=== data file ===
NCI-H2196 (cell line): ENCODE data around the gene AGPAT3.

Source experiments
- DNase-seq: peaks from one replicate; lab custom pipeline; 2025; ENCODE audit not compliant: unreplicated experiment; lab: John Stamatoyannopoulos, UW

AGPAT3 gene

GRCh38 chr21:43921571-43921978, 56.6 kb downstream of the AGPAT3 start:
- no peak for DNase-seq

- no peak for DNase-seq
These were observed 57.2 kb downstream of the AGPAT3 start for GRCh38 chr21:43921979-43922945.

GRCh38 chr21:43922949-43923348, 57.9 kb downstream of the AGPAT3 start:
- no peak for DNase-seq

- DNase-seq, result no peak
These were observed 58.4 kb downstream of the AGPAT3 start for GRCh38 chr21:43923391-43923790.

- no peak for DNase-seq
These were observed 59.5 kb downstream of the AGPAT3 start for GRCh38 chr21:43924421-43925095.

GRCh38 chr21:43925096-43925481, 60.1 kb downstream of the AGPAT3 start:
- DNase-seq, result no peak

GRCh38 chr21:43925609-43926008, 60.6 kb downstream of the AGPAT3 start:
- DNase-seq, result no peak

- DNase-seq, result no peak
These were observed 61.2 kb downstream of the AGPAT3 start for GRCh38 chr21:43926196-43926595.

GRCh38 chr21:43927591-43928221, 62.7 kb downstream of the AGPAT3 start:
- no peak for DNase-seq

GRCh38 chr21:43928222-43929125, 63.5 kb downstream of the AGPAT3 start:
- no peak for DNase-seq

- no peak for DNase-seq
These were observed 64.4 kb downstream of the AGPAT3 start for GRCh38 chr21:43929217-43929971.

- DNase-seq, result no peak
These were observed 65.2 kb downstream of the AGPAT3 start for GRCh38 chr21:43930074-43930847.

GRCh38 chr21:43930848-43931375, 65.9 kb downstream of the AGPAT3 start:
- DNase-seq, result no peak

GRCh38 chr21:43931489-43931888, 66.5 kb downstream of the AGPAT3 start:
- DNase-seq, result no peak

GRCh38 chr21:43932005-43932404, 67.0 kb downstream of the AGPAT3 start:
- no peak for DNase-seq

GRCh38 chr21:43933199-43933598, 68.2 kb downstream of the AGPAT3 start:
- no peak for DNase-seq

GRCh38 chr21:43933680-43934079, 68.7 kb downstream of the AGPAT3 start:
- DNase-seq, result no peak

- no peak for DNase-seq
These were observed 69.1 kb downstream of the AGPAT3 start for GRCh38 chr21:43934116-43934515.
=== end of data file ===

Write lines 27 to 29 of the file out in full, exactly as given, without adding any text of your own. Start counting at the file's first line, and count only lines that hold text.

- DNase-seq, result no peak
These were observed 65.2 kb downstream of the AGPAT3 start for GRCh38 chr21:43930074-43930847.

GRCh38 chr21:43930848-43931375, 65.9 kb downstream of the AGPAT3 start: